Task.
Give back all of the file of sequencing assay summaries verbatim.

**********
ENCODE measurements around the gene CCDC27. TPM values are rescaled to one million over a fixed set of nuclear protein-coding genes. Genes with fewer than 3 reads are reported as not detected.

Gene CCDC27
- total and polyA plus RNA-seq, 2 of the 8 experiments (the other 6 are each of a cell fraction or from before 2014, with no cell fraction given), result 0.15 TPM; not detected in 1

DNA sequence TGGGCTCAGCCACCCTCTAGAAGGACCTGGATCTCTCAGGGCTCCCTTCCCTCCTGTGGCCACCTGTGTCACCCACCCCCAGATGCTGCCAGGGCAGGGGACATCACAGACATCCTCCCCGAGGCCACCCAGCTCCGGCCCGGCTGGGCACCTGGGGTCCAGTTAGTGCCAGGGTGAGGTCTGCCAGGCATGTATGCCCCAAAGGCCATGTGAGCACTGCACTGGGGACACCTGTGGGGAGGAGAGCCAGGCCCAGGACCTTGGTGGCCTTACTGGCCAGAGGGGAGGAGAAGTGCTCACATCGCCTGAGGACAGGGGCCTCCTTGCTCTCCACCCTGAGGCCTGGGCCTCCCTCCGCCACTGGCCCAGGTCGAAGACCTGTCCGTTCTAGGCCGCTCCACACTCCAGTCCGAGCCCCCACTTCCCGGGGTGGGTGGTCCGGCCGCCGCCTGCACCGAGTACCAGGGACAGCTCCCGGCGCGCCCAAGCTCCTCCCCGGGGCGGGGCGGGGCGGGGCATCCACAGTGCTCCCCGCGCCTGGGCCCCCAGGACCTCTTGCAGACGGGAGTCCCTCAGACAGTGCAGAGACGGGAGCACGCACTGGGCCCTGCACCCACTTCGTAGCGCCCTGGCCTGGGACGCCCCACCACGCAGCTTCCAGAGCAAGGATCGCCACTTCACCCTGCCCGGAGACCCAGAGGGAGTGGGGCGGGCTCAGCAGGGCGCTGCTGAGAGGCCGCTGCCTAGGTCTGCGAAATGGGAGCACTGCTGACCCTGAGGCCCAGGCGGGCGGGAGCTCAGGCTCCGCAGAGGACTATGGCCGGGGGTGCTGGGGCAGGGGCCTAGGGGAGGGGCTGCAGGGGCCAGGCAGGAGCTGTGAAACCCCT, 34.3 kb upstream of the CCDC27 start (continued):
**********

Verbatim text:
ENCODE measurements around the gene CCDC27. TPM values are rescaled to one million over a fixed set of nuclear protein-coding genes. Genes with fewer than 3 reads are reported as not detected.

Gene CCDC27
- total and polyA plus RNA-seq, 2 of the 8 experiments (the other 6 are each of a cell fraction or from before 2014, with no cell fraction given), result 0.15 TPM; not detected in 1

DNA sequence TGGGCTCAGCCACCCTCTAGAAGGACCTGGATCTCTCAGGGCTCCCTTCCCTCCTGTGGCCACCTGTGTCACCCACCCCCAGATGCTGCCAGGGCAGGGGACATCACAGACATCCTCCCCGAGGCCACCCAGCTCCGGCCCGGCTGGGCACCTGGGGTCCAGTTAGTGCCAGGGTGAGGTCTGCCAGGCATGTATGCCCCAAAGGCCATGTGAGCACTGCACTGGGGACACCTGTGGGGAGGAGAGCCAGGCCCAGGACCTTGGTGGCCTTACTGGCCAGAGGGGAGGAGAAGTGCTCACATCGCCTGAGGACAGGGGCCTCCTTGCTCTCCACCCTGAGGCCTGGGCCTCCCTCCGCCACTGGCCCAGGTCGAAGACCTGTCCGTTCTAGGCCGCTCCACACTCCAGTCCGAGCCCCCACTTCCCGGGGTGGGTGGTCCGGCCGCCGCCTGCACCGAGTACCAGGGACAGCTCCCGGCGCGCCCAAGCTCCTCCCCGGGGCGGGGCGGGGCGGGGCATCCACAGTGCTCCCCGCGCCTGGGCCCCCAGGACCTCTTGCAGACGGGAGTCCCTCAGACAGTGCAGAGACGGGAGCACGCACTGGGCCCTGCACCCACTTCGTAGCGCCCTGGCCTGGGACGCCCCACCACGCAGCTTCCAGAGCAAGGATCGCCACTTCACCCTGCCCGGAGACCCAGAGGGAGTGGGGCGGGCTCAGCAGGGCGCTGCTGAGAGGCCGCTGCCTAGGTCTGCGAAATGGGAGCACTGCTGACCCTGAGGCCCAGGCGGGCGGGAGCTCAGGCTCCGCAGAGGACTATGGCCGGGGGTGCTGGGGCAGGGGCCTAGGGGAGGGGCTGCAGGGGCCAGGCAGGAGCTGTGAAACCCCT, 34.3 kb upstream of the CCDC27 start (continued):